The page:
GRAND MARAIS, Minn. — Olympic hockey star Mark Pavelich was determined to be incompetent to stand trial Monday, Oct. 28, on charges related to an August assault of his neighbor. Pavelich's pending trial was suspended by Judge Michael Cuzzo in District Court in Grand Marais.
"He lacks the ability to rationally consult with counsel, is incapable of understanding the proceedings, and is incapable of participating in the defense due to mental illness or deficiency," Cuzzo's order said.
The judge described Pavelich as a "significant risk to harm others," and ordered Pavelich remain in custody until placed in supervised psychiatric care. The judge initiated civil commitment proceedings at the hearing. Neither the prosecution nor the defense objected to the ruling.
Pavelich, 61, a member of the "Miracle on Ice" team at Lake Placid, N.Y., was arrested Aug. 20 at his home in Lutsen after he allegedly struck and beat his neighbor with a metal pole. The two men had been fishing together. After they'd returned home, Pavelich accused the man of "spiking his beer," said the original criminal complaint filed by the Cook County Sheriff's Office.
Pavelich met with Dr. Chris Bowerman twice in September to determine competency. Bowerman informed the court that Pavelich is likely suffering from "post traumatic stress disorder with delayed expression and secondary psychotic features, and unspecified neurocognitive disorder," said Cuzzo's order to suspend trial.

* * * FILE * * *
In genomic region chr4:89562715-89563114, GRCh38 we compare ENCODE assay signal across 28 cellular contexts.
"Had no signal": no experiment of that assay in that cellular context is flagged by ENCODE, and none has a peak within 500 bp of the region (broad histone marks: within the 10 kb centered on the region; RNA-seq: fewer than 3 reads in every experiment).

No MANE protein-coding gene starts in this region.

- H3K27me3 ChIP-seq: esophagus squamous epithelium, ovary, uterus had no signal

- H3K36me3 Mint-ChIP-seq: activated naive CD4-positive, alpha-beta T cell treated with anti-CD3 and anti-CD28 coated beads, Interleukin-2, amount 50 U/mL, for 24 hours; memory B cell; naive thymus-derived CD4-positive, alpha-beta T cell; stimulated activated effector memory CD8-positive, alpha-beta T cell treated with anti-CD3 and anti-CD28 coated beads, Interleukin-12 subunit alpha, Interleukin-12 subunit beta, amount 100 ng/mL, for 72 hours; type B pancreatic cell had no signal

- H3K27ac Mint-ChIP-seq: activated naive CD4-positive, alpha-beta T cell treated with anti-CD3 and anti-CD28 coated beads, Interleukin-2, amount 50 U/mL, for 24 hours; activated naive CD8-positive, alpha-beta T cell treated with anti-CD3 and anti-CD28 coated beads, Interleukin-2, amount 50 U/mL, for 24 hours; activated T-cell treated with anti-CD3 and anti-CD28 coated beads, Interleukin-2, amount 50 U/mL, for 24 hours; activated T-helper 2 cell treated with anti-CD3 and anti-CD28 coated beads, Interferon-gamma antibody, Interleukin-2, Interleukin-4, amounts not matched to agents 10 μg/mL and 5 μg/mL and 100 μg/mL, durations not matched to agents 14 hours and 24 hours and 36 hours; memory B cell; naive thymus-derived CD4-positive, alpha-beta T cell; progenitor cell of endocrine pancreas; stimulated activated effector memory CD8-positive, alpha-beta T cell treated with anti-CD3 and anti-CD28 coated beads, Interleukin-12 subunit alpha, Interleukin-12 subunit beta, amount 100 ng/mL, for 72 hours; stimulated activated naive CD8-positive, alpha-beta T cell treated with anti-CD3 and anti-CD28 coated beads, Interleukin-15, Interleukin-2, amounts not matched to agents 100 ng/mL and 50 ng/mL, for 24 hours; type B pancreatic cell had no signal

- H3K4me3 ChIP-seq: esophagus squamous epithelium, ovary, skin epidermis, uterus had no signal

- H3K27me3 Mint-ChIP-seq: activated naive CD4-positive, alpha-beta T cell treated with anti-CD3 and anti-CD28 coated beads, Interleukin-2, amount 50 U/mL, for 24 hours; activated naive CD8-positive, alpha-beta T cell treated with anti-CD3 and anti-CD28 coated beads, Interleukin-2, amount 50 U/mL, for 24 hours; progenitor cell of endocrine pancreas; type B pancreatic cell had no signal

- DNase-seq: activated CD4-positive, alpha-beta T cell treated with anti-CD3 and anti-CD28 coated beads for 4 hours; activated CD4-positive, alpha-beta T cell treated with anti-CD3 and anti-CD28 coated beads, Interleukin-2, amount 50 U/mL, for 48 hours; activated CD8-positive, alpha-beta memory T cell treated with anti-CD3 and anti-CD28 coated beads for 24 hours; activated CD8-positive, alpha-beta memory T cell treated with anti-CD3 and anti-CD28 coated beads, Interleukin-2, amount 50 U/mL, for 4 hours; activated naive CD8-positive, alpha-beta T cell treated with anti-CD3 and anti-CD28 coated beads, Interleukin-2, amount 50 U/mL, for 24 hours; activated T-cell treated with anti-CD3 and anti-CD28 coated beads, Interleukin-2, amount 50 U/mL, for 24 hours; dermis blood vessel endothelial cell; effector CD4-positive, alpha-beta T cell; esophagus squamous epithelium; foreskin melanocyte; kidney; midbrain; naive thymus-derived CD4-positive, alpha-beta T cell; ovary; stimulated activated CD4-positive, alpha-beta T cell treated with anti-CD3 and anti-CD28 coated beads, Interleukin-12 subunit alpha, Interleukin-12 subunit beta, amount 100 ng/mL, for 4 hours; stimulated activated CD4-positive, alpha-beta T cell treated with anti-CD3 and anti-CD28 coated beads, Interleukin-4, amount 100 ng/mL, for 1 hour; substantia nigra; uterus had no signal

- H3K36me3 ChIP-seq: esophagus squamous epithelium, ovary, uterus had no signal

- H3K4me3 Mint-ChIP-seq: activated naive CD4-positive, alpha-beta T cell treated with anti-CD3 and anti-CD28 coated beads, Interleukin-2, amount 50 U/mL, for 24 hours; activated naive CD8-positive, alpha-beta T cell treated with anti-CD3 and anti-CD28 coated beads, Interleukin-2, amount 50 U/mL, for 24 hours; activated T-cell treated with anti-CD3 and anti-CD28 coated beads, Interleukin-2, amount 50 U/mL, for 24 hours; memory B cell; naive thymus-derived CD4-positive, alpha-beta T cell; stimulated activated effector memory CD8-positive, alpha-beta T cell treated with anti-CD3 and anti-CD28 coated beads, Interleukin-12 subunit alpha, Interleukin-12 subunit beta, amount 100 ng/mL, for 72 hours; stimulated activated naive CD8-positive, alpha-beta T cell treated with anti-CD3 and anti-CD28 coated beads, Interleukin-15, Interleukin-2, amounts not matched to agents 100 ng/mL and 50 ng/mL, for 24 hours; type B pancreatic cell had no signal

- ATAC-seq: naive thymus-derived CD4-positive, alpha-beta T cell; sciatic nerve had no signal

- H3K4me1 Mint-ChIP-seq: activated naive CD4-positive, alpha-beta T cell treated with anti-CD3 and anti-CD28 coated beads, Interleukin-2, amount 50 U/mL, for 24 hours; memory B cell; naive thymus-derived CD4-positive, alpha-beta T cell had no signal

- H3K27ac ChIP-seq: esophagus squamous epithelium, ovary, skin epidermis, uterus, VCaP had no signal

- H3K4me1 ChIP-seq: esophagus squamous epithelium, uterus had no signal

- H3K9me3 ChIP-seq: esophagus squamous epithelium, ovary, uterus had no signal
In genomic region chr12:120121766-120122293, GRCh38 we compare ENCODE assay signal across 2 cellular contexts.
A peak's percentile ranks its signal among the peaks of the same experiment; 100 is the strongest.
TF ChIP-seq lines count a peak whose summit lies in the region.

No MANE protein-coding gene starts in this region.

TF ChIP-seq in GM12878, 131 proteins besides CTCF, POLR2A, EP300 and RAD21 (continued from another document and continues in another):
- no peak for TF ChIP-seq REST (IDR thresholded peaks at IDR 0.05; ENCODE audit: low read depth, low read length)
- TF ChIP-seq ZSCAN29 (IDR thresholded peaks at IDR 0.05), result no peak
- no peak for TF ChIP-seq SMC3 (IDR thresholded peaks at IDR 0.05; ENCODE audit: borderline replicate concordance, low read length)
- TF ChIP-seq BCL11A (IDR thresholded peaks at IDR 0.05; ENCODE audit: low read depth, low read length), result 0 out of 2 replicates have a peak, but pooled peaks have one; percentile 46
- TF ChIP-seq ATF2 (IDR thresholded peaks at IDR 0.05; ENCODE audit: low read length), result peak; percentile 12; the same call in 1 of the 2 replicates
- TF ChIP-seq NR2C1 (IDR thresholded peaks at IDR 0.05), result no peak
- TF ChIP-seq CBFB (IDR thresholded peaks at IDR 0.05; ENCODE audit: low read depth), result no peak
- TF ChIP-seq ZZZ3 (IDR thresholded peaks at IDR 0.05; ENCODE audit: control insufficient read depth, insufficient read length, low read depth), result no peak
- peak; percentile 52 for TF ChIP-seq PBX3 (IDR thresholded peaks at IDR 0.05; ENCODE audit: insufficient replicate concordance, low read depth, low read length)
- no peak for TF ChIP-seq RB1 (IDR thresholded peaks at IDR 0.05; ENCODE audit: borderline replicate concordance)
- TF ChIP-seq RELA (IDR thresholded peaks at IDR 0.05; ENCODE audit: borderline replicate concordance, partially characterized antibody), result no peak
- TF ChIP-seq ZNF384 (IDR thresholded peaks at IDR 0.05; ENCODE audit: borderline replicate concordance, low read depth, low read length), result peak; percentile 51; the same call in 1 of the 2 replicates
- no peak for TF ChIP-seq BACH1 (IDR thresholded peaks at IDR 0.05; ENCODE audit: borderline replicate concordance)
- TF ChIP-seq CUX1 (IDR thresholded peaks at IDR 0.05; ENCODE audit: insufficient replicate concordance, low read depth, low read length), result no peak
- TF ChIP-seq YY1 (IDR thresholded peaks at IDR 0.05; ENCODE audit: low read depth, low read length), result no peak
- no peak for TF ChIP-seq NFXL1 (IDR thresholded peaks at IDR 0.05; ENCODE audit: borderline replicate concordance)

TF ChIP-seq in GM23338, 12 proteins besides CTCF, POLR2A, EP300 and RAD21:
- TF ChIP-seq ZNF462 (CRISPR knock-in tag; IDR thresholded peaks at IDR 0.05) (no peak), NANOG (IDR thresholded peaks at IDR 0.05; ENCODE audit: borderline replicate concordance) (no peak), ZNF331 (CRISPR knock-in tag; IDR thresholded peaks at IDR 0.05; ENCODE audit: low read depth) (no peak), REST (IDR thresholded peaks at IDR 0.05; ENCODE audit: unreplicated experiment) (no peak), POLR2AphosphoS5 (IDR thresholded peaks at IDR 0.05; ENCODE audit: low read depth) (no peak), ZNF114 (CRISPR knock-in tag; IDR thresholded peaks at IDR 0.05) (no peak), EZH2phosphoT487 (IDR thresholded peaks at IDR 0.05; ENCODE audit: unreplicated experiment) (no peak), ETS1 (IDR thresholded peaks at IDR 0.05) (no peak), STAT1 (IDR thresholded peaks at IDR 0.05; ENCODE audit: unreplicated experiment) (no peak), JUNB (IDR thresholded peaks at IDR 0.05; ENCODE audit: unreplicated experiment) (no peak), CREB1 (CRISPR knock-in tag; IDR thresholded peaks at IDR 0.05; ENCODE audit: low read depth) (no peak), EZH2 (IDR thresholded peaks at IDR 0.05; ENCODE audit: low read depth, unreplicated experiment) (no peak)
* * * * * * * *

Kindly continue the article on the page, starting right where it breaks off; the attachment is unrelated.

A forensic and clinical psychologist based in Duluth, Bowerman recommended civil commitment and also informed the court that Pavelich "requires psychiatric treatment with neuroleptic medications."
Following Olympic glory, Pavelich spent several years in the NHL, mostly with the New York Rangers. He grew up a prep star at Eveleth High School before becoming an All-American at the University of Minnesota Duluth.
In 2012, Pavelich's wife, Kara, died following a second-story fall at the couple's home in Lutsen.
Charges against Pavelich will be dismissed three years after Monday's hearing, unless the Cook County prosecutor files written notice of an intent to prosecute.
Pavelich had been charged with four felony counts — second- and third-degree assault, possession of a short-barreled shotgun and possession of a firearm with a missing or altered serial number. The second-degree felony came with a maximum sentence of 10 years in prison and a $20,000 fine, while the other charges maxed out at five years and $10,000.
During their investigation, authorities found an illegal shotgun at Pavelich's home. The shotgun was shorter than the legal 26 inches and the serial number had also been filed off.